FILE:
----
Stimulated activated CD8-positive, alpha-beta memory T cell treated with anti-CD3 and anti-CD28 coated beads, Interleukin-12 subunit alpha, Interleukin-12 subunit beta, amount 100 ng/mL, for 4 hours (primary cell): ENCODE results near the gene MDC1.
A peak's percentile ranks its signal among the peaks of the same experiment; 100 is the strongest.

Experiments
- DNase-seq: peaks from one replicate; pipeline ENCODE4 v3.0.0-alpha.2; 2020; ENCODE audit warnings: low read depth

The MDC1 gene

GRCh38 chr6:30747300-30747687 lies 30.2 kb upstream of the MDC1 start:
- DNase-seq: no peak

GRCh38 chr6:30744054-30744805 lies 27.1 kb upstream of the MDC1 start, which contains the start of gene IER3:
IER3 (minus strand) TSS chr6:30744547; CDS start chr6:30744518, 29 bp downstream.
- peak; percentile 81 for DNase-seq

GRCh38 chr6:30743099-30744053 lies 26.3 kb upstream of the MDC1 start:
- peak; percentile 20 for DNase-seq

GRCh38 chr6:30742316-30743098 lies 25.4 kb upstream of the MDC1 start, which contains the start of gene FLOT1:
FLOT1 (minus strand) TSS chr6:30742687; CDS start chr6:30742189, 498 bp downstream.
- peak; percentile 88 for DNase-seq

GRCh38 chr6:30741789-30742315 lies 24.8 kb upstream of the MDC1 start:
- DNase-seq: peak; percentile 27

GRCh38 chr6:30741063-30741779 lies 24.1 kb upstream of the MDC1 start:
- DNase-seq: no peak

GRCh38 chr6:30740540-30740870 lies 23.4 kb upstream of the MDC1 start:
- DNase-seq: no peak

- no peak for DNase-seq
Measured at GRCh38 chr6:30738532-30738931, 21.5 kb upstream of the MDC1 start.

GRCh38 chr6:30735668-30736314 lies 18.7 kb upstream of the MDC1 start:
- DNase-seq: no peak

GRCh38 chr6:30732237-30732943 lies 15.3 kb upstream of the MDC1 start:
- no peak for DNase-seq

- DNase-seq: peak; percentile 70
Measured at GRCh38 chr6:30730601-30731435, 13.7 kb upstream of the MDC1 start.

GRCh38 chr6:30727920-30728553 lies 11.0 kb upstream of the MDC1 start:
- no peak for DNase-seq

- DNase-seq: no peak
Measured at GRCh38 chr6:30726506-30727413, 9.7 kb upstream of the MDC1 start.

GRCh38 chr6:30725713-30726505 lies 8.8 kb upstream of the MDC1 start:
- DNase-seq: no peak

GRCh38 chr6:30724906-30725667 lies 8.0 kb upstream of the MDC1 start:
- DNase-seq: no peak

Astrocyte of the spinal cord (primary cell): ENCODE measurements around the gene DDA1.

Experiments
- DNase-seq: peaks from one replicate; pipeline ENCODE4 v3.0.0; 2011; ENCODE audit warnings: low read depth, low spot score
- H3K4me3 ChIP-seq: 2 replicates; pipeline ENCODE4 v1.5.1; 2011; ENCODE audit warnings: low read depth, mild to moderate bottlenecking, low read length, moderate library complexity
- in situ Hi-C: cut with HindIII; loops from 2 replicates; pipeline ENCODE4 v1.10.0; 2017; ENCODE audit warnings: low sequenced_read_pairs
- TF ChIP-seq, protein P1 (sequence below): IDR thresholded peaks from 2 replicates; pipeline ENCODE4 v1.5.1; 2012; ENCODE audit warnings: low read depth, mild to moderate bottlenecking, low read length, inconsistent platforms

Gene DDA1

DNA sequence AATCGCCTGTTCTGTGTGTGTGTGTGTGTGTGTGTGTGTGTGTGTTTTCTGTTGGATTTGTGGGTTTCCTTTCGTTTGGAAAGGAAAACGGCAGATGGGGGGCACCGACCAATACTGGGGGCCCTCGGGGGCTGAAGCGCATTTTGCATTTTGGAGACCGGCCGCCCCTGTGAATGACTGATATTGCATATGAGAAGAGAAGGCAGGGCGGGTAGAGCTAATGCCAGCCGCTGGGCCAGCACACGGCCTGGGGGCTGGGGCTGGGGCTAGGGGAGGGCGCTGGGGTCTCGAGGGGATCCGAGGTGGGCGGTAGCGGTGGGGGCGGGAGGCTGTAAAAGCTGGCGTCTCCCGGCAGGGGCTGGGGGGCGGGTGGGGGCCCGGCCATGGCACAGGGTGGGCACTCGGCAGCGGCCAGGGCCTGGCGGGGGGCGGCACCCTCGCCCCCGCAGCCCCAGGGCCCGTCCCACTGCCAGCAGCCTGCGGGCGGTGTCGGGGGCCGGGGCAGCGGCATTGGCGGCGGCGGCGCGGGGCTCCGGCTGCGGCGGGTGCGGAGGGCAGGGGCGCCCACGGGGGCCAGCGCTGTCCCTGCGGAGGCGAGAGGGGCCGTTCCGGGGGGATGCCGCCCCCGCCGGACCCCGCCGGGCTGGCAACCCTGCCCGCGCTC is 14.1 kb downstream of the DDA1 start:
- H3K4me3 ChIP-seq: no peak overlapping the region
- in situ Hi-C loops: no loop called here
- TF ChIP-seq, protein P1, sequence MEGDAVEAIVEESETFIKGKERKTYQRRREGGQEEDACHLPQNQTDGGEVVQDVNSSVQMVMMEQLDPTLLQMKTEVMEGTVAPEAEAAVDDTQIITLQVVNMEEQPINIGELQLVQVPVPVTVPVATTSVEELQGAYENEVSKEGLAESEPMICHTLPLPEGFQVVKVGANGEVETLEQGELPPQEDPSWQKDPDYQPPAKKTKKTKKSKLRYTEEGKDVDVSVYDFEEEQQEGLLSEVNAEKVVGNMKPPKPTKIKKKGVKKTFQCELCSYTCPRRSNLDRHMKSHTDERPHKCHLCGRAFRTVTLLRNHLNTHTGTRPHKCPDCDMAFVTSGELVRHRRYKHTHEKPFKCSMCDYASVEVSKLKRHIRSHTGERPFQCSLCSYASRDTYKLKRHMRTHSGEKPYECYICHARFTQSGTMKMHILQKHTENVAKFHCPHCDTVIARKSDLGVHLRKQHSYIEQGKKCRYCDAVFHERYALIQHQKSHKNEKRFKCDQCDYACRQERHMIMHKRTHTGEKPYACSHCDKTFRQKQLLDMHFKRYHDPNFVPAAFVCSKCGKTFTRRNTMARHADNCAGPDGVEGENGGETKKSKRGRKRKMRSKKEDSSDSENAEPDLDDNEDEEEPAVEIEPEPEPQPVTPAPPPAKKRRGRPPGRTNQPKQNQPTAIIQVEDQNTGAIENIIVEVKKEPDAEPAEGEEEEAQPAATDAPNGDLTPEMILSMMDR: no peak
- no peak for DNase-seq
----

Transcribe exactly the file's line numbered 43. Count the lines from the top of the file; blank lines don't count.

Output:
- TF ChIP-seq, protein P1 (sequence below): IDR thresholded peaks from 2 replicates; pipeline ENCODE4 v1.5.1; 2012; ENCODE audit warnings: low read depth, mild to moderate bottlenecking, low read length, inconsistent platforms